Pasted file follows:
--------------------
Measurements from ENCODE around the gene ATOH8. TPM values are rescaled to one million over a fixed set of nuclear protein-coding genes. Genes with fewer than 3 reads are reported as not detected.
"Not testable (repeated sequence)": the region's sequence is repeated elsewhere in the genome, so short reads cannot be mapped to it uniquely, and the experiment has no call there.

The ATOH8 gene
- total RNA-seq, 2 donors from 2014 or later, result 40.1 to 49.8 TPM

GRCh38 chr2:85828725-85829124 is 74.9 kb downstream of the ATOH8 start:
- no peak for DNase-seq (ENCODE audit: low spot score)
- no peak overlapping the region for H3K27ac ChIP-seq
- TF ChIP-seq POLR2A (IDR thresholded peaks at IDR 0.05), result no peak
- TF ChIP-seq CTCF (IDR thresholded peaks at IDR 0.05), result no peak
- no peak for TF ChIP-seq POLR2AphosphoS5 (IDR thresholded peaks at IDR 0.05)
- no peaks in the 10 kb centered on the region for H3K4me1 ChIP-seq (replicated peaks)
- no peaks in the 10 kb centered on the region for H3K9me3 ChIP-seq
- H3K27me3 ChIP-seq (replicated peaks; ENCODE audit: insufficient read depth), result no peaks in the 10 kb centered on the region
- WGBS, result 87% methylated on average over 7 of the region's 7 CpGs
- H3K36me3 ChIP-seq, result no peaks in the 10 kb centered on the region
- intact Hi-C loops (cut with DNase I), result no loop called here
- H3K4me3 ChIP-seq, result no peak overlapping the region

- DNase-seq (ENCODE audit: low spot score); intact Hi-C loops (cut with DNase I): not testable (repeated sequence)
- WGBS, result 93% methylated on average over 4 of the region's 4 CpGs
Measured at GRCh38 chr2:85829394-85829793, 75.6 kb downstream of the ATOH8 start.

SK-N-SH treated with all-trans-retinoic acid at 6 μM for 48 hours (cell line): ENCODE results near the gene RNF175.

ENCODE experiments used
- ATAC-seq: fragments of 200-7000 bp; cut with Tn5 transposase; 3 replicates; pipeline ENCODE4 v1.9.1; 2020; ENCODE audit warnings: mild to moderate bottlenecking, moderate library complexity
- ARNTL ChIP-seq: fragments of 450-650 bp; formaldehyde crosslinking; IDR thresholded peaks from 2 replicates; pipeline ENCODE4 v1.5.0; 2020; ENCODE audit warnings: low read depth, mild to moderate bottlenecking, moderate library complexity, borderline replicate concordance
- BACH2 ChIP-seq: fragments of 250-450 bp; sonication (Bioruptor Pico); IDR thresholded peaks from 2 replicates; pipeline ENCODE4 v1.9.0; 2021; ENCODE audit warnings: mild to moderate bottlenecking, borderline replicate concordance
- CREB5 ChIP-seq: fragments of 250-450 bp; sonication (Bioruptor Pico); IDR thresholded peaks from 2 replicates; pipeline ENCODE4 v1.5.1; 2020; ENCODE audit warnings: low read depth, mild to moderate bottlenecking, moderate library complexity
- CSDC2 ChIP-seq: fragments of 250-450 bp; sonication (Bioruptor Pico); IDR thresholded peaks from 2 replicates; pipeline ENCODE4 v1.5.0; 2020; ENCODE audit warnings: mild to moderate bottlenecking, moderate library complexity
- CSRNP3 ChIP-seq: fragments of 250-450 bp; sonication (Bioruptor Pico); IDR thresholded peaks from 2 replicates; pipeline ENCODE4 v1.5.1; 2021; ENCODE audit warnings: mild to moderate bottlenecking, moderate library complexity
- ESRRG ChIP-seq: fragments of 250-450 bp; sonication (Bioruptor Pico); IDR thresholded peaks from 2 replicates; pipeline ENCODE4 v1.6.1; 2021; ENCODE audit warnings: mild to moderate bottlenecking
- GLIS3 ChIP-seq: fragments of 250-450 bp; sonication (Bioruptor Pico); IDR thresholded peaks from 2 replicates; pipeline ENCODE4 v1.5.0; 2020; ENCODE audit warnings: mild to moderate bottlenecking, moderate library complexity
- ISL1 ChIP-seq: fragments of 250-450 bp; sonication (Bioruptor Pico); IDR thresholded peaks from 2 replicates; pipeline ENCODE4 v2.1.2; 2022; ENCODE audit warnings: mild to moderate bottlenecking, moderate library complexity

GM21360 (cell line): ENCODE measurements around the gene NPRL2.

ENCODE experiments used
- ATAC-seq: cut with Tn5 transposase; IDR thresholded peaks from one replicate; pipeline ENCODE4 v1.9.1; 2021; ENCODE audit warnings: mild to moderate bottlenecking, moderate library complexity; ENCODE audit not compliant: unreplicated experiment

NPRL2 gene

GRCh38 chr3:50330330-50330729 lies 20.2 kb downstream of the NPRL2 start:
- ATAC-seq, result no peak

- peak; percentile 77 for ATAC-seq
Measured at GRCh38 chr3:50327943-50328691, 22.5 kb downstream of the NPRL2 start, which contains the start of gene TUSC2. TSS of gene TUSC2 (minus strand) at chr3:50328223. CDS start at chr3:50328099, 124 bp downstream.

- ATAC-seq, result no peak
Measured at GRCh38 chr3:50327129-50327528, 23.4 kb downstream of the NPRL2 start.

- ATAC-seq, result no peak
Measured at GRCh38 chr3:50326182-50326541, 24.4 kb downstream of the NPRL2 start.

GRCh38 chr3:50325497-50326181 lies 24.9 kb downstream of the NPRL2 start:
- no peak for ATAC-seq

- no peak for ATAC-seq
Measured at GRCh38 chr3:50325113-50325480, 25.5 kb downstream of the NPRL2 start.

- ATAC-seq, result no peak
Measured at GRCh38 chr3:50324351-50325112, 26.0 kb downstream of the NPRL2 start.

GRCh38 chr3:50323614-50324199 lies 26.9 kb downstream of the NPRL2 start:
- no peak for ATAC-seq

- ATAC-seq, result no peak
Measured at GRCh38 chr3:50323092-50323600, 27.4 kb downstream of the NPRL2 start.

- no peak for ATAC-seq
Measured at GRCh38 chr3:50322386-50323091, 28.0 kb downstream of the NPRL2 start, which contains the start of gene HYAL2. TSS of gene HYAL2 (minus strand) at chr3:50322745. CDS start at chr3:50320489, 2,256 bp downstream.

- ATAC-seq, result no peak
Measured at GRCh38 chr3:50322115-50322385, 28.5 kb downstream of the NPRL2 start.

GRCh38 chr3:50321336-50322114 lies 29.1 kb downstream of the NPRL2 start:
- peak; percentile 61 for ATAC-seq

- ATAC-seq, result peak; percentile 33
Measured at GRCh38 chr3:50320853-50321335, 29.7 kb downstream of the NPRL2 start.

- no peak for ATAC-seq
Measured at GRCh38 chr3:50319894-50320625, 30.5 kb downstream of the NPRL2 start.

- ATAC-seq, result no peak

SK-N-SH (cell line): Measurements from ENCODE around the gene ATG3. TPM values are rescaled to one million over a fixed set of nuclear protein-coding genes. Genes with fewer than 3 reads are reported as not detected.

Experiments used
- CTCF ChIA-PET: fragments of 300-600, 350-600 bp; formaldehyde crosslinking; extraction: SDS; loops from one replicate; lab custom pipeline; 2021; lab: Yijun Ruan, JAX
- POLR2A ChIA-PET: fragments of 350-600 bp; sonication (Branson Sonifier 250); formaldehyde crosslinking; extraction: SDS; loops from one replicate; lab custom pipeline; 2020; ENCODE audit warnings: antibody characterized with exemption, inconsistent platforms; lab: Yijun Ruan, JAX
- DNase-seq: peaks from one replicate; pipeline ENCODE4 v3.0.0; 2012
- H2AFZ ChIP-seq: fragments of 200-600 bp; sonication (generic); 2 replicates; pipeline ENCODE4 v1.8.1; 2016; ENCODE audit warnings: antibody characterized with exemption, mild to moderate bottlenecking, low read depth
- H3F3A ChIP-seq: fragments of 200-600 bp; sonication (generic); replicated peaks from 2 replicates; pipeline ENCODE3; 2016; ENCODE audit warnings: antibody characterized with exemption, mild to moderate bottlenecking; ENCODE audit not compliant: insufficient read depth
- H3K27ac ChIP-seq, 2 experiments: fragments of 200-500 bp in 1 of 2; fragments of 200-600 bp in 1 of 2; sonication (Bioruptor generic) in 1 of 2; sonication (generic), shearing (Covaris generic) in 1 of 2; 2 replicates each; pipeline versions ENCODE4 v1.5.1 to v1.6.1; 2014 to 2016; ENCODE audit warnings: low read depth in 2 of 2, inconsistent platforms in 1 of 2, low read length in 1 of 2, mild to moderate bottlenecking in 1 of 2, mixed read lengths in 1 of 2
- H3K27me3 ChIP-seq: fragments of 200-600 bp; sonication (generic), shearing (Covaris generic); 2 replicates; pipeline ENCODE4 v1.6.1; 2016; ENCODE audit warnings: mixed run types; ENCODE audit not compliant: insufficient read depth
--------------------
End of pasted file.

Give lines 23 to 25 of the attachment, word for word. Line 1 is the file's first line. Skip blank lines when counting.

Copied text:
- ATAC-seq: fragments of 200-7000 bp; cut with Tn5 transposase; 3 replicates; pipeline ENCODE4 v1.9.1; 2020; ENCODE audit warnings: mild to moderate bottlenecking, moderate library complexity
- ARNTL ChIP-seq: fragments of 450-650 bp; formaldehyde crosslinking; IDR thresholded peaks from 2 replicates; pipeline ENCODE4 v1.5.0; 2020; ENCODE audit warnings: low read depth, mild to moderate bottlenecking, moderate library complexity, borderline replicate concordance
- BACH2 ChIP-seq: fragments of 250-450 bp; sonication (Bioruptor Pico); IDR thresholded peaks from 2 replicates; pipeline ENCODE4 v1.9.0; 2021; ENCODE audit warnings: mild to moderate bottlenecking, borderline replicate concordance